The team leader of Bowe Bergdahl’s platoon the night he went missing says that when he searched for Bergdahl, he heard a radio report that an American was wandering around looking for someone who spoke English to take him to the Taliban. The report came from the area where Bergdahl was believed to be, and the soldier concluded that the American in question was, in fact, Bergdahl.
Bergdahl’s quest to find the Taliban strikes me as a good metaphor for President Obama. Like Bergdahl, he has wandered away from familiar confines — traditional, shared notions of how to conduct American foreign policy — in search of exotic enemies with whom to talk. Such enemies include not just the Taliban, but also Iran, the Muslim Brotherhood, and Hamas.
Like Bergdahl, Obama ignored warnings from those to whom he was similarly situated. In Obama’s case, candidate Hillary Clinton found Obama too eager to meet, without preconditions, with enemies the U.S. has shunned.
Presumably, Bergdahl went looking for the Taliban in part because he viewed them far more sympathetically than others do and in part because he believed his personal qualities would impress them at least enough to get a fair hearing. I believe that Obama’s wanderings in search of our enemies has the same basic roots.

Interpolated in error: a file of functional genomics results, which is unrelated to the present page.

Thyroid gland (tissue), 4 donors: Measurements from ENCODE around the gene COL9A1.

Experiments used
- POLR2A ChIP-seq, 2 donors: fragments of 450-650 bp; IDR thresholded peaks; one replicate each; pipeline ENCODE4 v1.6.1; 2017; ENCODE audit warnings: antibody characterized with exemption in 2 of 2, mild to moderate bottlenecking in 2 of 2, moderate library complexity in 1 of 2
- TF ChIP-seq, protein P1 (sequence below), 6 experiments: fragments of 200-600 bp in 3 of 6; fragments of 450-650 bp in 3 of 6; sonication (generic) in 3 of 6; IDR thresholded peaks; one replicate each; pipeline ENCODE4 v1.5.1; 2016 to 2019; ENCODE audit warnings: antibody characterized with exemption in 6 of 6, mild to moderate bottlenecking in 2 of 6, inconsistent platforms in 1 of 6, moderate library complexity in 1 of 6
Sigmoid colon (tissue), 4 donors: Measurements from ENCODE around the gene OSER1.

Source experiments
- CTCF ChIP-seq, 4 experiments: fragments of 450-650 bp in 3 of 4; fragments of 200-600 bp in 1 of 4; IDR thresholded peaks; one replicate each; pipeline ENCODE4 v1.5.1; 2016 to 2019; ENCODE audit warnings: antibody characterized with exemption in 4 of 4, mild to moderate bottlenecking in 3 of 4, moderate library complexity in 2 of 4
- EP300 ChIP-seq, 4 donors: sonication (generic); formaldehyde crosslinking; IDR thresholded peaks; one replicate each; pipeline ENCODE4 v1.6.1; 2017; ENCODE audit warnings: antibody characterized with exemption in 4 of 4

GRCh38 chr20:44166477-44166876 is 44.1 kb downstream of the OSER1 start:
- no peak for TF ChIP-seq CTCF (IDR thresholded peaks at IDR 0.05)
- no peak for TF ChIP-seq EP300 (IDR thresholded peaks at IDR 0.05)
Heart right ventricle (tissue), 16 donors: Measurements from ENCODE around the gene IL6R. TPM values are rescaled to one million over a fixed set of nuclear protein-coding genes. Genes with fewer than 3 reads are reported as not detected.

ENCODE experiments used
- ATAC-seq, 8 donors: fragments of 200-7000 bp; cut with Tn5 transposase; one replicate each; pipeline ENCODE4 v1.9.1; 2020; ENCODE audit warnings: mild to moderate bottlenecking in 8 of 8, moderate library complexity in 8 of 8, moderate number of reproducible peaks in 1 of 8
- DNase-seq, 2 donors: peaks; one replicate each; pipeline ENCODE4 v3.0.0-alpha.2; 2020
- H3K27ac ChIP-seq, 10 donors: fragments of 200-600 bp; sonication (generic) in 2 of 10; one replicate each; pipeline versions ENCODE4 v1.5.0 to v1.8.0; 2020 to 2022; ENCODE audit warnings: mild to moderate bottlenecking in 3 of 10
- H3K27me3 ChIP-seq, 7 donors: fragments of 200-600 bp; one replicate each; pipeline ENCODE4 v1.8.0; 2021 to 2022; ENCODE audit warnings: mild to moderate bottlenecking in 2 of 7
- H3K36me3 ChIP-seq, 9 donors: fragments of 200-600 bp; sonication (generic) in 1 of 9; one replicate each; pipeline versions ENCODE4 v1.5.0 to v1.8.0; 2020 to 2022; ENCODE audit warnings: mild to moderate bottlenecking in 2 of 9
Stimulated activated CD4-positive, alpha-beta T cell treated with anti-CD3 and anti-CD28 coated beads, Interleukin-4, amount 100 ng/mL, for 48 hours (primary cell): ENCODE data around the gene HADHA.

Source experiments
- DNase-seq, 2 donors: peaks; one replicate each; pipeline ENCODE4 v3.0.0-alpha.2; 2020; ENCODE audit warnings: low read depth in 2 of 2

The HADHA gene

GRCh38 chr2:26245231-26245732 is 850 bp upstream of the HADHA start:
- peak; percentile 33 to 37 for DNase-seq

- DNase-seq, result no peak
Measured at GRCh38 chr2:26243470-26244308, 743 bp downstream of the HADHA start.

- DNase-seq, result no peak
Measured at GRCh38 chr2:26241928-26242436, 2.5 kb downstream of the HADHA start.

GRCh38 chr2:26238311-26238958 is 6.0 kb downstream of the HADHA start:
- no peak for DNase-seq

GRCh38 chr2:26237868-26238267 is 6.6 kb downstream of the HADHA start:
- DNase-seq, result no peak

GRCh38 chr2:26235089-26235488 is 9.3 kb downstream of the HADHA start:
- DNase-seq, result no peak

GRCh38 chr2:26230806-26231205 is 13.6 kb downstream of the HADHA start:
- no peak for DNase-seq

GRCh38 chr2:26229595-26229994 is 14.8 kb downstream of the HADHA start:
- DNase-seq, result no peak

In Obama’s case, I’m pretty sure the second strand — belief in his transcendent personal qualities — predominates. This may not be true of Bergdahl, who is probably more naive about the world and perhaps less naive about himself. However, both Bergdahl and Obama seem to have a somewhat messianic self-image.
Bergdahl’s outreach to the Taliban worked out badly for him and for America. Obama’s various attempts at outreach jeopardize only America.